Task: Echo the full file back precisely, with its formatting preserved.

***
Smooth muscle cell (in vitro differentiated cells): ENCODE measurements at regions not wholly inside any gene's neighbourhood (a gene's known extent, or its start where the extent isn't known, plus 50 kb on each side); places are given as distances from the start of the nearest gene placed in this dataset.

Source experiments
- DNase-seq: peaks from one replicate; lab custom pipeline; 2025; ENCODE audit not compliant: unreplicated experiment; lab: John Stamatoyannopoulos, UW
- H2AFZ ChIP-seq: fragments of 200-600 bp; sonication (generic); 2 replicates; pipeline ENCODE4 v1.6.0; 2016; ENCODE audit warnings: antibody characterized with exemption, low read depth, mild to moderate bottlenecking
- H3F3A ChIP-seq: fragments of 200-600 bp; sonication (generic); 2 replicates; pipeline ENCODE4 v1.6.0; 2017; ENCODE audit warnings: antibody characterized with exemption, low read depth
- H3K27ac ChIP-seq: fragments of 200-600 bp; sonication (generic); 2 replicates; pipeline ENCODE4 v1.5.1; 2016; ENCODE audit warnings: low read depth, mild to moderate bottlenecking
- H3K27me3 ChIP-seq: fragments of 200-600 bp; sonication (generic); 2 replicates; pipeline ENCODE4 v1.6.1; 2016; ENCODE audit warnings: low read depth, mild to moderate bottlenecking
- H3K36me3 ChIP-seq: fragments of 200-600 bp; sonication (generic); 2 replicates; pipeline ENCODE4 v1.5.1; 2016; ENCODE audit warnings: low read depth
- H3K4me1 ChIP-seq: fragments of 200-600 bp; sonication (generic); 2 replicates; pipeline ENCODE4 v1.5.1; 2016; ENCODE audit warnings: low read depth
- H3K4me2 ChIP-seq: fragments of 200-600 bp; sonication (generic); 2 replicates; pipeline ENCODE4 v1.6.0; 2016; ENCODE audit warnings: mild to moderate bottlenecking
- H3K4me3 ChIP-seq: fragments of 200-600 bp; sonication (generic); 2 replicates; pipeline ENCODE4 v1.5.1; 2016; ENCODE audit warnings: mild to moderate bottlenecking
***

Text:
Smooth muscle cell (in vitro differentiated cells): ENCODE measurements at regions not wholly inside any gene's neighbourhood (a gene's known extent, or its start where the extent isn't known, plus 50 kb on each side); places are given as distances from the start of the nearest gene placed in this dataset.

Source experiments
- DNase-seq: peaks from one replicate; lab custom pipeline; 2025; ENCODE audit not compliant: unreplicated experiment; lab: John Stamatoyannopoulos, UW
- H2AFZ ChIP-seq: fragments of 200-600 bp; sonication (generic); 2 replicates; pipeline ENCODE4 v1.6.0; 2016; ENCODE audit warnings: antibody characterized with exemption, low read depth, mild to moderate bottlenecking
- H3F3A ChIP-seq: fragments of 200-600 bp; sonication (generic); 2 replicates; pipeline ENCODE4 v1.6.0; 2017; ENCODE audit warnings: antibody characterized with exemption, low read depth
- H3K27ac ChIP-seq: fragments of 200-600 bp; sonication (generic); 2 replicates; pipeline ENCODE4 v1.5.1; 2016; ENCODE audit warnings: low read depth, mild to moderate bottlenecking
- H3K27me3 ChIP-seq: fragments of 200-600 bp; sonication (generic); 2 replicates; pipeline ENCODE4 v1.6.1; 2016; ENCODE audit warnings: low read depth, mild to moderate bottlenecking
- H3K36me3 ChIP-seq: fragments of 200-600 bp; sonication (generic); 2 replicates; pipeline ENCODE4 v1.5.1; 2016; ENCODE audit warnings: low read depth
- H3K4me1 ChIP-seq: fragments of 200-600 bp; sonication (generic); 2 replicates; pipeline ENCODE4 v1.5.1; 2016; ENCODE audit warnings: low read depth
- H3K4me2 ChIP-seq: fragments of 200-600 bp; sonication (generic); 2 replicates; pipeline ENCODE4 v1.6.0; 2016; ENCODE audit warnings: mild to moderate bottlenecking
- H3K4me3 ChIP-seq: fragments of 200-600 bp; sonication (generic); 2 replicates; pipeline ENCODE4 v1.5.1; 2016; ENCODE audit warnings: mild to moderate bottlenecking